Figure Robot Deployment Set for BMW's South Carolina Plant

Figure Robot Deployment Set for BMW’s South Carolina Plant

Figure Robot has revealed a ground-breaking “commercial agreement” with BMW, launching Figure 01—the company’s first humanoid robot—at the BMW factory in South Carolina.

Deployment and Initial Tasks

As part of the collaboration, Figure 01 will be installed in the Spartanburg facility, where BMW assembles about 1,500 cars every day. Although the precise count remains undisclosed, the rollout will begin with a limited number of units. Figure 01 will start off with five tasks and roll them out gradually, concentrating on typical manufacturing tasks like pallet handling, pick and place, and box moving.

Applications and Development Strategy

Figure CEO Brett Adcock predicts the robot’s skill set will evolve, similar to Boston Dynamics’ Spot robot. Early partners like BMW will impact initial applications, focusing on sheet metal manipulation. Other clients will be revealed in the coming year.

Design Emphasis on Dexterity and Human-like Hands

In contrast to other designers of humanoid robots, Figure prioritizes the creation of a manipulable hand that is skillful and human-like. High level of skill is needed for the first set of tasks given to Figure 01, with an emphasis on tasks like manipulating sheet metal.

Training and Learning on the Job

To overcome possible obstacles, Figure 01’s training strategy combines simulation, teleoperation, and reinforcement learning. In real-world testing, Figure 01 is supposed to learn and improve its methodology, mimicking how humans learn.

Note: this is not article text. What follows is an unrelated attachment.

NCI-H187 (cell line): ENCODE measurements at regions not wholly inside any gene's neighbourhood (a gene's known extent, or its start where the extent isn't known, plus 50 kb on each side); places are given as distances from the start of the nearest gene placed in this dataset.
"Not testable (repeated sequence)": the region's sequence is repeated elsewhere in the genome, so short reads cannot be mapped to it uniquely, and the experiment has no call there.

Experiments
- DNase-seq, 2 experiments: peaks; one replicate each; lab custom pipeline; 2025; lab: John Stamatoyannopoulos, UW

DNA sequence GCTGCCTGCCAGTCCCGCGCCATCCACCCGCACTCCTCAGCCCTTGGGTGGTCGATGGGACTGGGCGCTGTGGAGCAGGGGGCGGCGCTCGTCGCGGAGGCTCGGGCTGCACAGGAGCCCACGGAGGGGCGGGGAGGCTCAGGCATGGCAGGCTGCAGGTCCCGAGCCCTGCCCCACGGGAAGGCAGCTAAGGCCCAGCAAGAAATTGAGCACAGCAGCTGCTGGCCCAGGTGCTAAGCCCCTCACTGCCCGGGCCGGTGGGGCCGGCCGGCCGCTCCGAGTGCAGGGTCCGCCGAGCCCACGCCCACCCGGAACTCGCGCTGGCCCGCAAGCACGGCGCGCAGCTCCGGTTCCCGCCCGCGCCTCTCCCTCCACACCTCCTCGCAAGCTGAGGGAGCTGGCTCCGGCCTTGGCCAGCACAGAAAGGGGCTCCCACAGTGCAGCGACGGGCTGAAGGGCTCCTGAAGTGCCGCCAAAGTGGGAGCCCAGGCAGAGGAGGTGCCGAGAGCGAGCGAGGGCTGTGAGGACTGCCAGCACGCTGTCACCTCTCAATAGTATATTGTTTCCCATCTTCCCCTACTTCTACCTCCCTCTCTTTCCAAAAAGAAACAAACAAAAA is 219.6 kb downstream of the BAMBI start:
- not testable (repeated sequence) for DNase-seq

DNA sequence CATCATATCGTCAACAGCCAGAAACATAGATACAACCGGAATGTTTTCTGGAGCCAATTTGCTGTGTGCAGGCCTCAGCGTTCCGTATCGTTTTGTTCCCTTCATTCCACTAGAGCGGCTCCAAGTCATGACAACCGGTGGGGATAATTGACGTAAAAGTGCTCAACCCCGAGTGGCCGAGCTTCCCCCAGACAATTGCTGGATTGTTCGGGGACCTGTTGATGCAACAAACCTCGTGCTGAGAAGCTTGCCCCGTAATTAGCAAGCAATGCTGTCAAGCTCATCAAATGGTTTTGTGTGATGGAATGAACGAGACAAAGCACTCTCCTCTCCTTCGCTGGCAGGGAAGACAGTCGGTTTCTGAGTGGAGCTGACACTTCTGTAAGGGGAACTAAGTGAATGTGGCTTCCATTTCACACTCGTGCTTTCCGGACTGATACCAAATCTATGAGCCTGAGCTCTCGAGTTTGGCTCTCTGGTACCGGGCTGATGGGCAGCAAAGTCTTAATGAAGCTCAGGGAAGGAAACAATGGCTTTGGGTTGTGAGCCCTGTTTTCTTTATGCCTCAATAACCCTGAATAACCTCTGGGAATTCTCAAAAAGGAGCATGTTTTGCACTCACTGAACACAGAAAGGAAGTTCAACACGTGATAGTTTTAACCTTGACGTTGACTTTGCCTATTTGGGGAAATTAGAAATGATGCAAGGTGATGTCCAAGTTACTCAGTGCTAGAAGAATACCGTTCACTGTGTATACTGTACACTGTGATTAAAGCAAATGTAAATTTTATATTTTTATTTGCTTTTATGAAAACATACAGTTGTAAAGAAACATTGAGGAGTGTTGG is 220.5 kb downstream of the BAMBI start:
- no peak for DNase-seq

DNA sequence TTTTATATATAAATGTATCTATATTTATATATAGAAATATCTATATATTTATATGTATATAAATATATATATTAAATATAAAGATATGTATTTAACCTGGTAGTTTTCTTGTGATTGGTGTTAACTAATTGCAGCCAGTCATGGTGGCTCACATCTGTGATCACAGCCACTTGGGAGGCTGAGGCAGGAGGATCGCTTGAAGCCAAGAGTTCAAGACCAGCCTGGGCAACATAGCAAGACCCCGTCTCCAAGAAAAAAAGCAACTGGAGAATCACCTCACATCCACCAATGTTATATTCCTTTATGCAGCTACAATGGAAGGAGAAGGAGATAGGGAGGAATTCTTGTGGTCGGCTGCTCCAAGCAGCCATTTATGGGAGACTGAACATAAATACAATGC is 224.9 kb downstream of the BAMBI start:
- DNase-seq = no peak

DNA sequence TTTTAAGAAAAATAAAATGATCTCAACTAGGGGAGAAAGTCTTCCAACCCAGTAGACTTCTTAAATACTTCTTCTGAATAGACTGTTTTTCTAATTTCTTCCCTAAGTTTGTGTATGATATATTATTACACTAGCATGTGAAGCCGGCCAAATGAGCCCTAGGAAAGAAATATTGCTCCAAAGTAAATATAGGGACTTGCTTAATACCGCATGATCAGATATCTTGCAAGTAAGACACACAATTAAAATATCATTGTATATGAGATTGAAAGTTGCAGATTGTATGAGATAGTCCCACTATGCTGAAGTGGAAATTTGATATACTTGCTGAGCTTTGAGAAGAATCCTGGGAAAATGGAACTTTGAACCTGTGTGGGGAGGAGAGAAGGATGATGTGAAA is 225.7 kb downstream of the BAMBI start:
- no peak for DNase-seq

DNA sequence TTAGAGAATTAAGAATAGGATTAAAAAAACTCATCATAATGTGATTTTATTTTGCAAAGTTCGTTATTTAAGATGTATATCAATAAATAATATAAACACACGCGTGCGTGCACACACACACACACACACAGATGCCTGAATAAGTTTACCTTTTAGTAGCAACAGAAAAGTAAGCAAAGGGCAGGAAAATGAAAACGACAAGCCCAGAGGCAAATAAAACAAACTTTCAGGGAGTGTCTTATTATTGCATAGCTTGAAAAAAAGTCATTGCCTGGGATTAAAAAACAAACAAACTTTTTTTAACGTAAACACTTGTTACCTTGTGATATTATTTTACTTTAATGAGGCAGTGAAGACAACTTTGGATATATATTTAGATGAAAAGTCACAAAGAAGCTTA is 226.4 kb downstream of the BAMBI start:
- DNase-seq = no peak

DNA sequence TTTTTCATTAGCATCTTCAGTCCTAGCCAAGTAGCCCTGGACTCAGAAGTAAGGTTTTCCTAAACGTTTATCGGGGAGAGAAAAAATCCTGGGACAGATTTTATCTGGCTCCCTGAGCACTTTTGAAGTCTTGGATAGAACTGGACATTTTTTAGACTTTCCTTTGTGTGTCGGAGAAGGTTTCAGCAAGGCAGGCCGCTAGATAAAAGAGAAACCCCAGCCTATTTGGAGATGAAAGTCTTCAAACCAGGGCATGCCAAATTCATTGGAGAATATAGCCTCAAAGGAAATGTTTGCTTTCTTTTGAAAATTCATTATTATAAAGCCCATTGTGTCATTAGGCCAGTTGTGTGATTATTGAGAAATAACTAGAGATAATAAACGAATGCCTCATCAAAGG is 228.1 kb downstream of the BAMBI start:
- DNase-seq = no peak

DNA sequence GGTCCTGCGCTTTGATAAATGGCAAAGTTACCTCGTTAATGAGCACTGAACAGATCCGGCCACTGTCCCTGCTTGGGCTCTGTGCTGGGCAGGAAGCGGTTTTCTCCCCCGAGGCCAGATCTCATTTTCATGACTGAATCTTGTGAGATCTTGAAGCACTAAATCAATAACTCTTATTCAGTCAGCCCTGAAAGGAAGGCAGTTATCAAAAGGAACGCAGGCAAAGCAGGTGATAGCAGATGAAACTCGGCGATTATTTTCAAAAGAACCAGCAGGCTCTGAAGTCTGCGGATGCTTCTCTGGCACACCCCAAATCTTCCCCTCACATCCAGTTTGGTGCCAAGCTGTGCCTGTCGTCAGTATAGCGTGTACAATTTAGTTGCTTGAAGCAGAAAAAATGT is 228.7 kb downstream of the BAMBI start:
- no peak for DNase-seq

Robotics as a Service (RaaS) Model

The humanoid robots will be leased rather than purchased outright, according to Figure, which uses a Robotics as a Service (RaaS) business model. Refinement according to performance and the model’s capacity to fulfill BMW’s internal output standards is possible.

Potential Impact on BMW’s Manufacturing Processes

Over the course of the next 12 to 24 months, Figure 01 will be integrated into all of BMW’s manufacturing processes, including the body shop, sheet metal, and warehouse. The ability of these robotic systems to meet BMW’s production expectations will determine their success and long-term adoption.


I think the combination of robotics and automotive manufacturing is a sign of both a possible future for human-robot cooperation as well as a useful development. It makes us think about how these technologies might change traditional work environments, with Figure’s humanoid robot being tested for practicality and efficiency at the Spartanburg facility.

Follow our Twitter Account for Daily Insights on AI

Leave a Comment

Your email address will not be published. Required fields are marked *